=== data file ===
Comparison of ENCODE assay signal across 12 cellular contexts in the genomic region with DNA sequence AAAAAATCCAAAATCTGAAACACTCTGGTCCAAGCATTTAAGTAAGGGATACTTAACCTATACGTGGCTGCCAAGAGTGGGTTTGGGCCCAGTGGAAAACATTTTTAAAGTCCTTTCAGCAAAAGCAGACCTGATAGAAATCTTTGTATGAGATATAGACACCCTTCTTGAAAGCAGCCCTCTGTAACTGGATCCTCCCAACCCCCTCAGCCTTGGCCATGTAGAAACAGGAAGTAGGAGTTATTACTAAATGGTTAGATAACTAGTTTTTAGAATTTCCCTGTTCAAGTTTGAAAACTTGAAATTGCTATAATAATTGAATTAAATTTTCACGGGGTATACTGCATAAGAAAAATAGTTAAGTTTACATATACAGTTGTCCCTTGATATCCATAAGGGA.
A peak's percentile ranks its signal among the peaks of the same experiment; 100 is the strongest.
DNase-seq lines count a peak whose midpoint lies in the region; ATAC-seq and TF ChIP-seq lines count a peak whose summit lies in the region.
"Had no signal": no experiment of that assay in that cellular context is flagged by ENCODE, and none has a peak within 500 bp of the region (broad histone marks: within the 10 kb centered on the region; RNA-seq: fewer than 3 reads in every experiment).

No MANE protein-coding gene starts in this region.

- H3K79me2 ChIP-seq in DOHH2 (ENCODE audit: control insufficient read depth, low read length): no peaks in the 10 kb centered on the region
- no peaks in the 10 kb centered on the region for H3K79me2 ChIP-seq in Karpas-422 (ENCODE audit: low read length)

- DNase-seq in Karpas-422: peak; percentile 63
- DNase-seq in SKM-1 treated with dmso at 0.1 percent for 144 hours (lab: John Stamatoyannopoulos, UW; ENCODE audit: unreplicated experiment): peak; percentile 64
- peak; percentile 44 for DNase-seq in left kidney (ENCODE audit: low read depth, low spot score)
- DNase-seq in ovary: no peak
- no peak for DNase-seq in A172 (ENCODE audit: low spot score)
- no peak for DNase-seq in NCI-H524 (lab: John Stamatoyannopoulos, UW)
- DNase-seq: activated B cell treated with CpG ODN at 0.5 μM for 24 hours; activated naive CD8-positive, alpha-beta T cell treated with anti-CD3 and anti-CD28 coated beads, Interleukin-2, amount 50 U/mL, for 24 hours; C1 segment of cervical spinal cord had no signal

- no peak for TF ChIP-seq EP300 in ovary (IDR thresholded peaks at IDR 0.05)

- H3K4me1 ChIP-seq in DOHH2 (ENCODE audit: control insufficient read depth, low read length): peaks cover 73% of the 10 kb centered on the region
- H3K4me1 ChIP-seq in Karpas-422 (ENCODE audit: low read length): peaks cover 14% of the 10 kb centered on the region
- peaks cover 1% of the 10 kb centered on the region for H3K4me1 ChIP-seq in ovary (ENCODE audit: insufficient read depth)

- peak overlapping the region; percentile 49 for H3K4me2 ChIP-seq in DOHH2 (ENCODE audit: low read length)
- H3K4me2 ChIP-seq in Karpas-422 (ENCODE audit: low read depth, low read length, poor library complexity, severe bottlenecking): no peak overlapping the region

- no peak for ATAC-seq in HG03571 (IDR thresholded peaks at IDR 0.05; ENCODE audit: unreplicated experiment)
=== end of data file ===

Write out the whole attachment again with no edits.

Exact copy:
Comparison of ENCODE assay signal across 12 cellular contexts in the genomic region with DNA sequence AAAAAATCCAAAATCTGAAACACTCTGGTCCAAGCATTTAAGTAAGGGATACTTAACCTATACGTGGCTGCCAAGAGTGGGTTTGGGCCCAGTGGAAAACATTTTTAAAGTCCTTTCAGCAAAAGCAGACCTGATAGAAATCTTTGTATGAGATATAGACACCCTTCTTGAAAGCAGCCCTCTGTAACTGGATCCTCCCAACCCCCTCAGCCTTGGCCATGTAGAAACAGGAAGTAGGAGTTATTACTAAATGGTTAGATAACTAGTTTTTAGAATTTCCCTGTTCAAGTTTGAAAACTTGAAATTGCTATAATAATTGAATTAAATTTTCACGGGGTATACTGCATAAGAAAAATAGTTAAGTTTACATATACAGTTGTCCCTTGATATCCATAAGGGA.
A peak's percentile ranks its signal among the peaks of the same experiment; 100 is the strongest.
DNase-seq lines count a peak whose midpoint lies in the region; ATAC-seq and TF ChIP-seq lines count a peak whose summit lies in the region.
"Had no signal": no experiment of that assay in that cellular context is flagged by ENCODE, and none has a peak within 500 bp of the region (broad histone marks: within the 10 kb centered on the region; RNA-seq: fewer than 3 reads in every experiment).

No MANE protein-coding gene starts in this region.

- H3K79me2 ChIP-seq in DOHH2 (ENCODE audit: control insufficient read depth, low read length): no peaks in the 10 kb centered on the region
- no peaks in the 10 kb centered on the region for H3K79me2 ChIP-seq in Karpas-422 (ENCODE audit: low read length)

- DNase-seq in Karpas-422: peak; percentile 63
- DNase-seq in SKM-1 treated with dmso at 0.1 percent for 144 hours (lab: John Stamatoyannopoulos, UW; ENCODE audit: unreplicated experiment): peak; percentile 64
- peak; percentile 44 for DNase-seq in left kidney (ENCODE audit: low read depth, low spot score)
- DNase-seq in ovary: no peak
- no peak for DNase-seq in A172 (ENCODE audit: low spot score)
- no peak for DNase-seq in NCI-H524 (lab: John Stamatoyannopoulos, UW)
- DNase-seq: activated B cell treated with CpG ODN at 0.5 μM for 24 hours; activated naive CD8-positive, alpha-beta T cell treated with anti-CD3 and anti-CD28 coated beads, Interleukin-2, amount 50 U/mL, for 24 hours; C1 segment of cervical spinal cord had no signal

- no peak for TF ChIP-seq EP300 in ovary (IDR thresholded peaks at IDR 0.05)

- H3K4me1 ChIP-seq in DOHH2 (ENCODE audit: control insufficient read depth, low read length): peaks cover 73% of the 10 kb centered on the region
- H3K4me1 ChIP-seq in Karpas-422 (ENCODE audit: low read length): peaks cover 14% of the 10 kb centered on the region
- peaks cover 1% of the 10 kb centered on the region for H3K4me1 ChIP-seq in ovary (ENCODE audit: insufficient read depth)

- peak overlapping the region; percentile 49 for H3K4me2 ChIP-seq in DOHH2 (ENCODE audit: low read length)
- H3K4me2 ChIP-seq in Karpas-422 (ENCODE audit: low read depth, low read length, poor library complexity, severe bottlenecking): no peak overlapping the region

- no peak for ATAC-seq in HG03571 (IDR thresholded peaks at IDR 0.05; ENCODE audit: unreplicated experiment)